Someone I know uses a laptop in exams because she's got a problem with her wrist & can't write for long periods of time, not because she's dyslexic or anything.

    It'd be bloody expensive for everyone though. Plus, what'd happen if a computer decided to crash halfway through an exam?
    That happened at my school twice. The first time they were given more time, the second time they had to write a report and hope that the exam board would give them their predicted grade.

    I didn't do that subject :woo:
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    The control issue is moot.

    Just allow students to bring in their own laptops and provide them with a locked down operating system LiveCD and a USB storage device. Give them the opportunity to test the system before the exam period and it's their own fault if they haven't been saving regularly when it crashes.
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    (Original post by chevina)
    Yeah, you have a point. Didn't consider that.



    I think it's unfortunate, though, that the quality of an exam response may be reduced because it is much harder to 'edit' what you have written on paper.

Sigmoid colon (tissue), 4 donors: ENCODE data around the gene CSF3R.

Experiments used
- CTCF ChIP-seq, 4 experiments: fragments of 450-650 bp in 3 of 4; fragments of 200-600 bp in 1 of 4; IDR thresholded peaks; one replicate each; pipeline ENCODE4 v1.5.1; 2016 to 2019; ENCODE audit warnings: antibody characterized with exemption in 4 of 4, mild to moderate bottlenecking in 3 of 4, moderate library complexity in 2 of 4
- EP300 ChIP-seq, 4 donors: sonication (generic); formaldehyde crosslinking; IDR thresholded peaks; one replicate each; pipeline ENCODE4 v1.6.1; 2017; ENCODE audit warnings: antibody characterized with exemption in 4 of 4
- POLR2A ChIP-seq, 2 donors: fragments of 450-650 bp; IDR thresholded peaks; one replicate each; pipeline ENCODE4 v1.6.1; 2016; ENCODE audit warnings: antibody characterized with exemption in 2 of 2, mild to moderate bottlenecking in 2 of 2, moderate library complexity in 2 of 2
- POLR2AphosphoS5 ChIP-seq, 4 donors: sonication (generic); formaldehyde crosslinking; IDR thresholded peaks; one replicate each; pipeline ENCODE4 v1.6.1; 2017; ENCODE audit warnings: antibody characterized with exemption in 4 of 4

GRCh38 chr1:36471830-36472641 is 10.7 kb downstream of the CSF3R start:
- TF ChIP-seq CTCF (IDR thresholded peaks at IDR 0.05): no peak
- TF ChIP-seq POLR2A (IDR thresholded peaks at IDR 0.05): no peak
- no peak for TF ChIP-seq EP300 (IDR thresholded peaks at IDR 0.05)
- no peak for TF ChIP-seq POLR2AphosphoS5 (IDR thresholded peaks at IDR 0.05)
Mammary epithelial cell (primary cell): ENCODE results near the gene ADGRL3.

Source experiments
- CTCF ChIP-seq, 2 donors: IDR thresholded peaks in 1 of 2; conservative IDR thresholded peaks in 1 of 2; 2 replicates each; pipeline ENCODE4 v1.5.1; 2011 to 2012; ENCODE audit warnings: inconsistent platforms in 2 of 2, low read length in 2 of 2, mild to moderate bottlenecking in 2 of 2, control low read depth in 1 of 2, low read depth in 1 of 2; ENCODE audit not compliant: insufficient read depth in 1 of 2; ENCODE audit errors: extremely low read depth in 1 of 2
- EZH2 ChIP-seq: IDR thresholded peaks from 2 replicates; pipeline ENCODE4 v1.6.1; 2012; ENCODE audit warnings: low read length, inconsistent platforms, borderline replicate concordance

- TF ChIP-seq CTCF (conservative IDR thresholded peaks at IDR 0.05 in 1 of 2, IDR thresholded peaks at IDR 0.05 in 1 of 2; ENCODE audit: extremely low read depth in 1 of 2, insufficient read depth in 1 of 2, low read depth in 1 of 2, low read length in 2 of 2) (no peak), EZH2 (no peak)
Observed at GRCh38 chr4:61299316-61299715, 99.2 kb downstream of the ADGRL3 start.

I'd be more annoyed that the quality of my exam response was limited due to the damn thing malfunctioning, freezing, whatever, if it cost me valuable time.

    Also, some exams (like many sciences), have information leading to a question that goes on both pages in a double spread. From experience of past exam papers, it's very annoying and time consuming to have to keep scrolling up and down to get extra bits of information.

    Also, for papers like maths, you would have to have two windows open: one with the question paper and one with the writable stuff. You wouldn't be able to look at both bits at the same time, like you can with paper. Not to mention that it would be bloody awkward to show all your method for simple things, let alone complex algorithms on a computer screen.
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    (Original post by jonnyofengland)
    Also, for papers like maths, you would have to have two windows open: one with the question paper and one with the writable stuff. You wouldn't be able to look at both bits at the same time, like you can with paper. Not to mention that it would be bloody awkward to show all your method for simple things, let alone complex algorithms on a computer screen.
    At my school, even people with dyslexia did maths papers by hand. :confused:
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    (Original post by chevina)
    At my school, even people with dyslexia did maths papers by hand. :confused:
    Yes cause its not possible for them to convert a maths paper ( diagrams, graphs etc) To a computer. Well it is but could you imagine trying to to draw something accuratly with a mousepad?